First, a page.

The Supreme Court on Tuesday narrowly upheld the Trump administration’s travel restrictions on citizens of five Muslim-majority countries, handing President Donald Trump a victory in enforcing one of his most controversial policies.
In a 5-4 decision, the court ruled that the president has the authority under U.S. immigration laws to limit travel from foreign countries on national security grounds, as the Trump administration has argued.
The president "has lawfully exercised the broad discretion granted to him under (Immigration and Nationality Act) to suspend the entry of aliens into the United States," Chief Justice John Roberts wrote, delivering the majority opinion.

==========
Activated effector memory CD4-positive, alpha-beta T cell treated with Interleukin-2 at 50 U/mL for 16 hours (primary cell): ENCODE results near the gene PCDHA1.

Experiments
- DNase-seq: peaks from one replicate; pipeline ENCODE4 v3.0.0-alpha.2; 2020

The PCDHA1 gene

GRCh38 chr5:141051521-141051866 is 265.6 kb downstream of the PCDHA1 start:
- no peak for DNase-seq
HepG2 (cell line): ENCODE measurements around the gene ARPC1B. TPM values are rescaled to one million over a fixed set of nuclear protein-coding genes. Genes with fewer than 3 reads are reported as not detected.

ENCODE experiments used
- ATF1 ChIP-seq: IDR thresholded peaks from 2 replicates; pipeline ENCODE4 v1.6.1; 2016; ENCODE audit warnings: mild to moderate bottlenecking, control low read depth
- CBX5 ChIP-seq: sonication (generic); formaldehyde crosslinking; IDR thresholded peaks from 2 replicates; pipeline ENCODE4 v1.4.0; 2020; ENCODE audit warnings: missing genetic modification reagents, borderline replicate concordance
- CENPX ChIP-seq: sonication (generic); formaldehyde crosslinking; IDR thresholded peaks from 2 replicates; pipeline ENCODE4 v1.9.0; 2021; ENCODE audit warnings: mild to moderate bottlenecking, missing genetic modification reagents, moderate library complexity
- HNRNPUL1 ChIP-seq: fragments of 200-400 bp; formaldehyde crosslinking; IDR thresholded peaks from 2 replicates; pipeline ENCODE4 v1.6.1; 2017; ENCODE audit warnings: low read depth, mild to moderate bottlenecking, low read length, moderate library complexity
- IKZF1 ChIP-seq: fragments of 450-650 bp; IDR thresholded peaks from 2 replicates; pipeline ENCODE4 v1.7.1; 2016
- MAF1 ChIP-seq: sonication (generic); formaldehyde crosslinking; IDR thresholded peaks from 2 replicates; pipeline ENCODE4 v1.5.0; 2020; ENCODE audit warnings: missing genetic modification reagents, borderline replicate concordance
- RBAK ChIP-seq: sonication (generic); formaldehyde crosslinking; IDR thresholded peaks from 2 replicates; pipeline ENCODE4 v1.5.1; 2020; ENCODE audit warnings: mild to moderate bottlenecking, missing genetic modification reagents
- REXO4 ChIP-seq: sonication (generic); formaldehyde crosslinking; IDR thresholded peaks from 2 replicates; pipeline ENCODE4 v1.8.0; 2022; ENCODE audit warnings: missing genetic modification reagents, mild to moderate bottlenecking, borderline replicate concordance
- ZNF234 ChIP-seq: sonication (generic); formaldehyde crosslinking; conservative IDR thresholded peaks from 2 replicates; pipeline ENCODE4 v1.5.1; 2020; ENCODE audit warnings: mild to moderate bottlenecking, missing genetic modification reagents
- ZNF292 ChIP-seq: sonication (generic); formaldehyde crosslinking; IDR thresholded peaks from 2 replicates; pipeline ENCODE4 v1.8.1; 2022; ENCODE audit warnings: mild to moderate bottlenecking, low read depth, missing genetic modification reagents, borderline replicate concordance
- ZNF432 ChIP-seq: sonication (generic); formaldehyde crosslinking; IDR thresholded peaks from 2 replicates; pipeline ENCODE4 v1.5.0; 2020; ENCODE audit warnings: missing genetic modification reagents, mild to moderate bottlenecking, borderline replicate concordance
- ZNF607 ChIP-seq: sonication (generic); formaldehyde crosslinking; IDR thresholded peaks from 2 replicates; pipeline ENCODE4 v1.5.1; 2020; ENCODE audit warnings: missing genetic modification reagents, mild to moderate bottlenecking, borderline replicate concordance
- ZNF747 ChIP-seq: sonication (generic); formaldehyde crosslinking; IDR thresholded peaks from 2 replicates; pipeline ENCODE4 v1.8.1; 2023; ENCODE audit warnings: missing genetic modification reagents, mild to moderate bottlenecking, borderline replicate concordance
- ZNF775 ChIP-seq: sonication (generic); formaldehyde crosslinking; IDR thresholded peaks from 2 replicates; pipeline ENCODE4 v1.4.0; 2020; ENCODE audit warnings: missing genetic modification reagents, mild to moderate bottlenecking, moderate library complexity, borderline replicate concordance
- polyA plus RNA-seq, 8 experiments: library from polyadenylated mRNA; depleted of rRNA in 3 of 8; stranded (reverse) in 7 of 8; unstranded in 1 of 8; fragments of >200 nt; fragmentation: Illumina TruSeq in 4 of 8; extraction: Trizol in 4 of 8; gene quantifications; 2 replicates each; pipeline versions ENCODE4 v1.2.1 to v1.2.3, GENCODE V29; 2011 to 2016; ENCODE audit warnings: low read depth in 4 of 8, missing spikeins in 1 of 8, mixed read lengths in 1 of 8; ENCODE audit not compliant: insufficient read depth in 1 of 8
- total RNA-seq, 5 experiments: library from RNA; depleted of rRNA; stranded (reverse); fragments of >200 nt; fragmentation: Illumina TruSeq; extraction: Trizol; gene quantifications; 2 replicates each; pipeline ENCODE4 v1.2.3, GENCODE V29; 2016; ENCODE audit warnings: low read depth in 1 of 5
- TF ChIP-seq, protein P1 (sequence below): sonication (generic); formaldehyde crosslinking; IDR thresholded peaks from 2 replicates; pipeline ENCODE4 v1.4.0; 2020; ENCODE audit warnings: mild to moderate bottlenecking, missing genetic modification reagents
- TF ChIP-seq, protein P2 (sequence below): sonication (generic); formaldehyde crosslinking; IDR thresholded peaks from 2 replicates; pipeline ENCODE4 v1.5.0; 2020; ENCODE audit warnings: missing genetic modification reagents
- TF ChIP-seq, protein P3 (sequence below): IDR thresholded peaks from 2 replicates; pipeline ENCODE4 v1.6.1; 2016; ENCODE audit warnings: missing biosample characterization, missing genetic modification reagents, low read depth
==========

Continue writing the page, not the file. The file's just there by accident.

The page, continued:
The court's four liberal justices dissented.
Under the so-called “travel ban,” issued in September after two earlier orders were blocked by courts, citizens of five Muslim countries – Iran, Libya, Somalia, Syria and Yemen – as well as North Koreans and some individuals linked to the Venezuelan government -- are barred from traveling to the United States. (The central African nation of Chad was initially included in the list but was later dropped).
The decision caps off 16 months of fraught court battles between an administration determined to defend the president’s travel order on national security grounds and opponents who decried it as an ideologically driven ban on Muslims.